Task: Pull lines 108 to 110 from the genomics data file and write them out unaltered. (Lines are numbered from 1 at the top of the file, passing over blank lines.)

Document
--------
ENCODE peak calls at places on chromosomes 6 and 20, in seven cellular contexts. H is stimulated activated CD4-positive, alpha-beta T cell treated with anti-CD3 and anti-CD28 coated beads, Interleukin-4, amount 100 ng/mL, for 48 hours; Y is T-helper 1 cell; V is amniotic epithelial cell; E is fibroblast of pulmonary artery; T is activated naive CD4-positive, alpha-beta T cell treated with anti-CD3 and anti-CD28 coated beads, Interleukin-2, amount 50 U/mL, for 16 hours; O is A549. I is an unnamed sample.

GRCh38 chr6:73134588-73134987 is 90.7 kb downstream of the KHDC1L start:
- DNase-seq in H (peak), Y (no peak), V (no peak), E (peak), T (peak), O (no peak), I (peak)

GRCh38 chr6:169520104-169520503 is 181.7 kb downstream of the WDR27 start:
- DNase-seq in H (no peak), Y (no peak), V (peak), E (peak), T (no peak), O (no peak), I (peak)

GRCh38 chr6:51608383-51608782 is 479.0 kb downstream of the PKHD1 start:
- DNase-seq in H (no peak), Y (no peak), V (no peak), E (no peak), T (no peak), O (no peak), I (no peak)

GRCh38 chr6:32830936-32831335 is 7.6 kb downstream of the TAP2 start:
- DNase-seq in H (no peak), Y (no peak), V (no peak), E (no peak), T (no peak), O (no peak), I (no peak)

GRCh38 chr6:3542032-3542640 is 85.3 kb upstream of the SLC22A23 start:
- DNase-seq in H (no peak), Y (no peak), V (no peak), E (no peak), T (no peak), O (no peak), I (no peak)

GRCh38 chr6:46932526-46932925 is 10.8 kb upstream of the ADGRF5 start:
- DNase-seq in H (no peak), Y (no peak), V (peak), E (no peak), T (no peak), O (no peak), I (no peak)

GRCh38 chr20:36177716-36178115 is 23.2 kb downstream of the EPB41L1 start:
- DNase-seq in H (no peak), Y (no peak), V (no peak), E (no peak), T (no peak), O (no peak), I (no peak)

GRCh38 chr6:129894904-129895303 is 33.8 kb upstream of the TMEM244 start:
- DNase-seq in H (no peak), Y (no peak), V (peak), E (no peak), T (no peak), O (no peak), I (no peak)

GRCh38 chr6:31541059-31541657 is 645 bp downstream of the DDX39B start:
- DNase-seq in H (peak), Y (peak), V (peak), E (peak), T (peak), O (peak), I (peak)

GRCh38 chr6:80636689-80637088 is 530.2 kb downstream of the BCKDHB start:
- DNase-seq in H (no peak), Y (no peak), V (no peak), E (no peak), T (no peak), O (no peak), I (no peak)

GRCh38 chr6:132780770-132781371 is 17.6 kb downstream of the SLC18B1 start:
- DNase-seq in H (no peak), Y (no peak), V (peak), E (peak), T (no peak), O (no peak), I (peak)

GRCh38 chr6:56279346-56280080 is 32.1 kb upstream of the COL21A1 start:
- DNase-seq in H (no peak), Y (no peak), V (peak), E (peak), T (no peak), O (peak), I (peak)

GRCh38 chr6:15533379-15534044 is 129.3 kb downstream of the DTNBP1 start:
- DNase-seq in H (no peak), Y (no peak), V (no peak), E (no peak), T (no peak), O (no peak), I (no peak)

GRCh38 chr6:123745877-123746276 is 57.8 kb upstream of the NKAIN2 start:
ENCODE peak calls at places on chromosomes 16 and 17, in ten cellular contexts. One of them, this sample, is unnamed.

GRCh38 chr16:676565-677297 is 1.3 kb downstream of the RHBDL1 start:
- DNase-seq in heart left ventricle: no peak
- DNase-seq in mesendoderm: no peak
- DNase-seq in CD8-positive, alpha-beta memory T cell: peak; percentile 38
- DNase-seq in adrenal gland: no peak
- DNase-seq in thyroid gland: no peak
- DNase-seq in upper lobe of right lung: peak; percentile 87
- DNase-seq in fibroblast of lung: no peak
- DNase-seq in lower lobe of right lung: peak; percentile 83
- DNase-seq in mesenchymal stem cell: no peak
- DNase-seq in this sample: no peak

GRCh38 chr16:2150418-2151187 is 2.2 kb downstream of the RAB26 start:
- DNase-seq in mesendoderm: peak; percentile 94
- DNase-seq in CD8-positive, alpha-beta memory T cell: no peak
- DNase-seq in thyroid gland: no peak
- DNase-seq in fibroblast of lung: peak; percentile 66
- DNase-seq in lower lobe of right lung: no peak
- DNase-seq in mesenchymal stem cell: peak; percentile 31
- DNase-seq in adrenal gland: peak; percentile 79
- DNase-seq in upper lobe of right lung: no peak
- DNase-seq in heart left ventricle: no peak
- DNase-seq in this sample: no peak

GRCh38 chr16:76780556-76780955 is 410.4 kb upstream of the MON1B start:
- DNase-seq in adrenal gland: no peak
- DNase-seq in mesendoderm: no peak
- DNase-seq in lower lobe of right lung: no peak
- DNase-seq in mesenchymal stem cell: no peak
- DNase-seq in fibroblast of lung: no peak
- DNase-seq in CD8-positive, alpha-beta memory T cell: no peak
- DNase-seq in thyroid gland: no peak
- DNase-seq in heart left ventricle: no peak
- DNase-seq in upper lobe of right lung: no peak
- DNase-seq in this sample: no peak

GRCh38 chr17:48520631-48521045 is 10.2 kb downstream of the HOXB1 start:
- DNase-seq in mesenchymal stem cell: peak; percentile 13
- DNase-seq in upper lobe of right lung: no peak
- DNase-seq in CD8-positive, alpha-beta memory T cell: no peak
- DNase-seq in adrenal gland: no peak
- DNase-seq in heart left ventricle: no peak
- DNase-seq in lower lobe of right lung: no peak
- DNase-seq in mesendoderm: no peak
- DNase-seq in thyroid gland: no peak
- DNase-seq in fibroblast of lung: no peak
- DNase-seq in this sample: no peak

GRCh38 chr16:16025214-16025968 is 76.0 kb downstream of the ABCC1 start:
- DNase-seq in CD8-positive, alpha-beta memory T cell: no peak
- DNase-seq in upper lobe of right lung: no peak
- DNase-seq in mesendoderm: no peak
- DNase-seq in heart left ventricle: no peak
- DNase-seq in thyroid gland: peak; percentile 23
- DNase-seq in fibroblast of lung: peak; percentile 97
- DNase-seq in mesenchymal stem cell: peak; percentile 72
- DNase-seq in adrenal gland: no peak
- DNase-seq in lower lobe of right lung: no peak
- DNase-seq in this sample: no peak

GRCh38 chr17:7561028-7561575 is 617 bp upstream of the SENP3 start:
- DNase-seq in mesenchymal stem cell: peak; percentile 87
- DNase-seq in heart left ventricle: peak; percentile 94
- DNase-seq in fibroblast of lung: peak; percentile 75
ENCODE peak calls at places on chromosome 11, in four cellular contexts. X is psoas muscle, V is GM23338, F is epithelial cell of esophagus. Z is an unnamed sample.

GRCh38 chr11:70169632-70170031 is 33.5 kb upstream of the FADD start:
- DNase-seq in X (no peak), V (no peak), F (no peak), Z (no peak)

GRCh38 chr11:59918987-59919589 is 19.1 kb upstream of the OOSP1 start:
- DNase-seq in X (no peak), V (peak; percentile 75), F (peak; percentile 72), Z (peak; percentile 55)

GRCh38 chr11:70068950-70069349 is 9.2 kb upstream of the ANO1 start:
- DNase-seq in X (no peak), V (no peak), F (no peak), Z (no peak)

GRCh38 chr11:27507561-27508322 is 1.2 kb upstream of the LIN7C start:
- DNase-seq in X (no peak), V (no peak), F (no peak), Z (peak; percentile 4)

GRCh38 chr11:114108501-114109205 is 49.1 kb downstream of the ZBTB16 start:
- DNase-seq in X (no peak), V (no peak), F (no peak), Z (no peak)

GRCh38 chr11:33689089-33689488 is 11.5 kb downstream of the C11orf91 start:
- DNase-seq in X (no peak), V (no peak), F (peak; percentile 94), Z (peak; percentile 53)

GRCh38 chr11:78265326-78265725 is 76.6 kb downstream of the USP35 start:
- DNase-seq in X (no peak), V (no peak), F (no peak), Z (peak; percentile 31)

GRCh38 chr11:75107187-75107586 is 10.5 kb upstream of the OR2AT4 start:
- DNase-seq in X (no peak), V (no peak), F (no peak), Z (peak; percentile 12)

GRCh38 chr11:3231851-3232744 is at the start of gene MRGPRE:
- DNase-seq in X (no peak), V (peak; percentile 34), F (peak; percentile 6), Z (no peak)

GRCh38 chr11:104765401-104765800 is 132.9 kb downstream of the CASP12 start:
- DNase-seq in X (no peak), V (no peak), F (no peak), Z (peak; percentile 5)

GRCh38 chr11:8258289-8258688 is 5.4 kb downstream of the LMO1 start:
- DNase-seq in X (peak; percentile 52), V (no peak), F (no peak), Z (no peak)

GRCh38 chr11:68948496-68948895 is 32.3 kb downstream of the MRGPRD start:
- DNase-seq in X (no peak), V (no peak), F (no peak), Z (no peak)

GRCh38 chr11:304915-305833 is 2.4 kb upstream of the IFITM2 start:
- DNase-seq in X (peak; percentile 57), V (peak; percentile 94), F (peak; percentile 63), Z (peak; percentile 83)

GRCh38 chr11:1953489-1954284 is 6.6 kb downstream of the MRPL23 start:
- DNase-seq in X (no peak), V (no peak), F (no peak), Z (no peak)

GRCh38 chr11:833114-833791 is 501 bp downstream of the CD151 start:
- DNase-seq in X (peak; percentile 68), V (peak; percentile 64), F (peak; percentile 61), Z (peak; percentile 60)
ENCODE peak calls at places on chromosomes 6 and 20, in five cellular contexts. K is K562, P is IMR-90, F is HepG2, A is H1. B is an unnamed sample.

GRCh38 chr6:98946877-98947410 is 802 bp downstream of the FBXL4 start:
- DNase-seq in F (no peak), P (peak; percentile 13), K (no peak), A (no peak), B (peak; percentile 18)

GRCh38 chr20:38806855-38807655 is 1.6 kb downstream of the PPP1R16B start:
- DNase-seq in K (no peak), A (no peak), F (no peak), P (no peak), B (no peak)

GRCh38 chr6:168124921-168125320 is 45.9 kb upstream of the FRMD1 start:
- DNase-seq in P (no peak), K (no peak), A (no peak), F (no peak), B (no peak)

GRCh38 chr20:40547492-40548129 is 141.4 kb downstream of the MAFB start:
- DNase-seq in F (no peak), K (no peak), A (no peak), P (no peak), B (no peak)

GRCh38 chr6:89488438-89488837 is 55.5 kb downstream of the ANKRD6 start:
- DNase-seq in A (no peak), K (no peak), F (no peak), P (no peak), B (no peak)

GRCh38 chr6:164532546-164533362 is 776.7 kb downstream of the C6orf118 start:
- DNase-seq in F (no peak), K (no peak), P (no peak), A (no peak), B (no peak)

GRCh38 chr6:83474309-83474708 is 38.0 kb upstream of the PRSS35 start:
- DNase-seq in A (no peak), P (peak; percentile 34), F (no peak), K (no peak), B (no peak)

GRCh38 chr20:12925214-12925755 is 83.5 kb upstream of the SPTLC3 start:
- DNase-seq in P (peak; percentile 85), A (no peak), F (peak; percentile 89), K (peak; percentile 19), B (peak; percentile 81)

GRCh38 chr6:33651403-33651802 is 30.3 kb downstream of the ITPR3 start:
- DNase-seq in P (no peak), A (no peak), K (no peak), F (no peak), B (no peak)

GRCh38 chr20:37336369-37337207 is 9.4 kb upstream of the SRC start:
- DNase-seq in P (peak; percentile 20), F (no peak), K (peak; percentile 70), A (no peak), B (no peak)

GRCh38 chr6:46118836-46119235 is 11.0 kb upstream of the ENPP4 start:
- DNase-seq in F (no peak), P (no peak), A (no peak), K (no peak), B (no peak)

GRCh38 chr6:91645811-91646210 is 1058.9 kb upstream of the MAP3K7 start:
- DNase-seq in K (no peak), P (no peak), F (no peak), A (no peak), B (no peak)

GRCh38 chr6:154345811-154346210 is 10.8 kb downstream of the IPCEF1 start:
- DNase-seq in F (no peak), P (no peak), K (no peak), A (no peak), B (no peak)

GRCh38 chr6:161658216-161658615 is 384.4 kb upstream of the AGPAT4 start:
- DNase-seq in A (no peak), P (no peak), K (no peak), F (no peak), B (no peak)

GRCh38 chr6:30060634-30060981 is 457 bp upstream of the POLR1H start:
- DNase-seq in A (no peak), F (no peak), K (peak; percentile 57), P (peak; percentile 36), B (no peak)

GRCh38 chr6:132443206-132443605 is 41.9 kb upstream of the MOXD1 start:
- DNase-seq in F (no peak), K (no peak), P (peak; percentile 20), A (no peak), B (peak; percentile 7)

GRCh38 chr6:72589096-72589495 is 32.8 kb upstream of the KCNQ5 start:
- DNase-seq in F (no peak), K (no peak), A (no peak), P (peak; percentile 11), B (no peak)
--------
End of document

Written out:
GRCh38 chr11:104765401-104765800 is 132.9 kb downstream of the CASP12 start:
- DNase-seq in X (no peak), V (no peak), F (no peak), Z (peak; percentile 5)

GRCh38 chr11:8258289-8258688 is 5.4 kb downstream of the LMO1 start: